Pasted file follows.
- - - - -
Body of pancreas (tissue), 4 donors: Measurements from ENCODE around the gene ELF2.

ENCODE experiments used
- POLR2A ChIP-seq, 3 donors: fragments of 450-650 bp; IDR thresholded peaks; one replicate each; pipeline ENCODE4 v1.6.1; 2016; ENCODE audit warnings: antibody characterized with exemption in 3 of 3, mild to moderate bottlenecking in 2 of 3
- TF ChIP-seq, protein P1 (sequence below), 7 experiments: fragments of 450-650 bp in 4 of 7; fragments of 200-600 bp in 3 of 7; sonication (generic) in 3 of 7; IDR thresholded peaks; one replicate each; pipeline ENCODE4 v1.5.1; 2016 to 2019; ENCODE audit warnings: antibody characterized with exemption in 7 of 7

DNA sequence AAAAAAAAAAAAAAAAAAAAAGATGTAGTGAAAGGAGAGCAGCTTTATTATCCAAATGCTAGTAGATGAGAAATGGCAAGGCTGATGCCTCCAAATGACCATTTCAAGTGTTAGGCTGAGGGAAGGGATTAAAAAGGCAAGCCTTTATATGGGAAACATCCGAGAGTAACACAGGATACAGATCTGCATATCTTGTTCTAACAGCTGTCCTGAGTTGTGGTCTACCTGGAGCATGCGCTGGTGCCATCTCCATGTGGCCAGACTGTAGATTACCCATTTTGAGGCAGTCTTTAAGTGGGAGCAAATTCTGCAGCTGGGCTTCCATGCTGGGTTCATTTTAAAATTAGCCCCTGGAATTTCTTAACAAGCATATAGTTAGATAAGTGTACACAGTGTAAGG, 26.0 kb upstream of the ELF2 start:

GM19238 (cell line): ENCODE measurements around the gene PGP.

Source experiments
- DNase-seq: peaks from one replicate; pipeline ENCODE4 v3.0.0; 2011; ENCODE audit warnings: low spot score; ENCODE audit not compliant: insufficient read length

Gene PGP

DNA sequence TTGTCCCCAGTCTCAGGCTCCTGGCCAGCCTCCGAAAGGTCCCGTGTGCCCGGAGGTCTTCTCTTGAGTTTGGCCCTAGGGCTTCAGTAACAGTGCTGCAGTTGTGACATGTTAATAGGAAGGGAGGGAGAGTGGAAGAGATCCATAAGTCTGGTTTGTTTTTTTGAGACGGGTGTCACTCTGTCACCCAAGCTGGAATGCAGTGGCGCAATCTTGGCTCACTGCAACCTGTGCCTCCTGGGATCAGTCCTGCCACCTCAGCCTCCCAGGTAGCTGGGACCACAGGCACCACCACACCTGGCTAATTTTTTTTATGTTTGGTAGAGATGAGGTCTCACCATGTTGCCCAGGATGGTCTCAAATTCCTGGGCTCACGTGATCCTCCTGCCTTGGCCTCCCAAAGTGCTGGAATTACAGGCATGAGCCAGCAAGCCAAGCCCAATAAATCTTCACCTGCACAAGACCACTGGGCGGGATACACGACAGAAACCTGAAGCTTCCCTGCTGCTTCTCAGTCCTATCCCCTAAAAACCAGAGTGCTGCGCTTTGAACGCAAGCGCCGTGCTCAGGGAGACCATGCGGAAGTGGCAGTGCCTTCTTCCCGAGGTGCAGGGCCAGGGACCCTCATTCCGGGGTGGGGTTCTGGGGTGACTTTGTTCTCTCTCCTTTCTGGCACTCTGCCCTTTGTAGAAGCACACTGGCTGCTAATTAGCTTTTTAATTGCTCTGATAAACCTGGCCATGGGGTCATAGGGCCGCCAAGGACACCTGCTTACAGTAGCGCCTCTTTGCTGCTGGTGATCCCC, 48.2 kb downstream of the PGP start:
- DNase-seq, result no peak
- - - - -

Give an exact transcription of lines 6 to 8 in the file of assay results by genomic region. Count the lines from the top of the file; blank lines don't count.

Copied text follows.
GM19238 (cell line): ENCODE measurements around the gene PGP.

Source experiments
- DNase-seq: peaks from one replicate; pipeline ENCODE4 v3.0.0; 2011; ENCODE audit warnings: low spot score; ENCODE audit not compliant: insufficient read length